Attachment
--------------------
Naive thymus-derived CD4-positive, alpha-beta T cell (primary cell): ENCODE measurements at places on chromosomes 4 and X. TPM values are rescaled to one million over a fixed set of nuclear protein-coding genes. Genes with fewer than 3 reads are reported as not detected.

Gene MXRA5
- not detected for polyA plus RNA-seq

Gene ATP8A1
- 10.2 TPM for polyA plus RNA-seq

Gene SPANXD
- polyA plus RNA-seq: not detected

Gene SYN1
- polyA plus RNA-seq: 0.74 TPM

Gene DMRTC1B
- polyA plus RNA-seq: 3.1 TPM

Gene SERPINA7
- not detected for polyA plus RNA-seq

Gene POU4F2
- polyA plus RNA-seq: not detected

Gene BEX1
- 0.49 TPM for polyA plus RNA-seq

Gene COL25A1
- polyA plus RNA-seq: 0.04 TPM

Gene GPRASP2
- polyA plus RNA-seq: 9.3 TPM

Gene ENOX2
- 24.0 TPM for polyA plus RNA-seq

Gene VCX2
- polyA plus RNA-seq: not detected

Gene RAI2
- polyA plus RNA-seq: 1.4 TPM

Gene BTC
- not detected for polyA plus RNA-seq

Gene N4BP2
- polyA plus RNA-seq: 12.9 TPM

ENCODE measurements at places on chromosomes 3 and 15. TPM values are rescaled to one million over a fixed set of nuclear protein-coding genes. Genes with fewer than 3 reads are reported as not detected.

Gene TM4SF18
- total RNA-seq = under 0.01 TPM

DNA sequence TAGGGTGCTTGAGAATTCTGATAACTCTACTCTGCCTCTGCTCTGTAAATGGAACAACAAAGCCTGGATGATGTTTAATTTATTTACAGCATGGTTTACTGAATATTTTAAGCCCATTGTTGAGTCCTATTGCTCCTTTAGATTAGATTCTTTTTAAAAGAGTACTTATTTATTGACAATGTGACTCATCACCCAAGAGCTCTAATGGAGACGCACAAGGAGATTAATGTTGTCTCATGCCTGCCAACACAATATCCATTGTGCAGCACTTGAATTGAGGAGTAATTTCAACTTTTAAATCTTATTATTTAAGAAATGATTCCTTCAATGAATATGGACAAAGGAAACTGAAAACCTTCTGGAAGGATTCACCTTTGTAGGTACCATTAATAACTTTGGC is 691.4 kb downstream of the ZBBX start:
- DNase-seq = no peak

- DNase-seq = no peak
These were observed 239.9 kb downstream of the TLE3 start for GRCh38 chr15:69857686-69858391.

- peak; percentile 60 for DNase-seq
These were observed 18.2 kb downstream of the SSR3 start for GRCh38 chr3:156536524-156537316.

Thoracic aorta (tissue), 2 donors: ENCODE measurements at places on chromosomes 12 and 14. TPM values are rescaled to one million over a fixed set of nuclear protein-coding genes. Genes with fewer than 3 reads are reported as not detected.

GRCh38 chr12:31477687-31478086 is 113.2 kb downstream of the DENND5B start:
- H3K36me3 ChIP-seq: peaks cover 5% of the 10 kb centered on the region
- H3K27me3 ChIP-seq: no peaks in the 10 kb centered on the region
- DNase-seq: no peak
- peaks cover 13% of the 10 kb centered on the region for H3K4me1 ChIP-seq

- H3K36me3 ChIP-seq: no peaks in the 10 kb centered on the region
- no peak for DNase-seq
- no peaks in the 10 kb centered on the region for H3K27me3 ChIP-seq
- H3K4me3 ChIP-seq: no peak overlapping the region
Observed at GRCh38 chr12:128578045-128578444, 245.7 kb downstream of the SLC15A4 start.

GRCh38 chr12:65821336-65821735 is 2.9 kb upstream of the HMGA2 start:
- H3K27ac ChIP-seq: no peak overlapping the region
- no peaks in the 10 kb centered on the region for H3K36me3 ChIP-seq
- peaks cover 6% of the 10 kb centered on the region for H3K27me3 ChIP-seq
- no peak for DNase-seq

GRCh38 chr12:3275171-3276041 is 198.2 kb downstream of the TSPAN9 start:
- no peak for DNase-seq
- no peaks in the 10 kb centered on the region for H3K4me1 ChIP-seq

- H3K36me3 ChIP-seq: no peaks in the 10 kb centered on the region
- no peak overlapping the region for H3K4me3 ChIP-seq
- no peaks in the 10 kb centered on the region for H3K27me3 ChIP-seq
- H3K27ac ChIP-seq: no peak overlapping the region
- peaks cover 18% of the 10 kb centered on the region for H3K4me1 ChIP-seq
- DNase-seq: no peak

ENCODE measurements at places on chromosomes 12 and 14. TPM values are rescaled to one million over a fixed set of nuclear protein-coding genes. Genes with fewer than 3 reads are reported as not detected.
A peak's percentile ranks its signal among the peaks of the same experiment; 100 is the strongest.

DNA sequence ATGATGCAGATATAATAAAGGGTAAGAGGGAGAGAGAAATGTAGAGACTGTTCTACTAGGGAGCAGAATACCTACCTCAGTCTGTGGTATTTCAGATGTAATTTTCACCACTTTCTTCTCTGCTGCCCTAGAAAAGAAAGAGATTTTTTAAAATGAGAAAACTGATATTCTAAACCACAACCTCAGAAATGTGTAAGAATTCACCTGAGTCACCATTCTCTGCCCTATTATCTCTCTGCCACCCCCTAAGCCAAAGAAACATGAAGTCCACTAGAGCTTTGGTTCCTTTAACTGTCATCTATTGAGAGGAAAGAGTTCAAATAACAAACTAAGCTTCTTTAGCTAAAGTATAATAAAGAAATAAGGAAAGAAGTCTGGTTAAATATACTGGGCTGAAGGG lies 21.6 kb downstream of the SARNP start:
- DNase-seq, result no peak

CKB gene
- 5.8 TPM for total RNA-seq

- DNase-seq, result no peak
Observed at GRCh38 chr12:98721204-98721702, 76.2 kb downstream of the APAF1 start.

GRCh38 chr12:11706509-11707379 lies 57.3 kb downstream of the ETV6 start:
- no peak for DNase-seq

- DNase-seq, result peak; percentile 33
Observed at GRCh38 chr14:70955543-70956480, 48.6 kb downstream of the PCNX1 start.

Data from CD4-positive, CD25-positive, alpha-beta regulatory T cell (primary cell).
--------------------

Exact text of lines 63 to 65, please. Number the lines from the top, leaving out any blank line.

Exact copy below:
- H3K27ac ChIP-seq: no peak overlapping the region
- peaks cover 18% of the 10 kb centered on the region for H3K4me1 ChIP-seq
- DNase-seq: no peak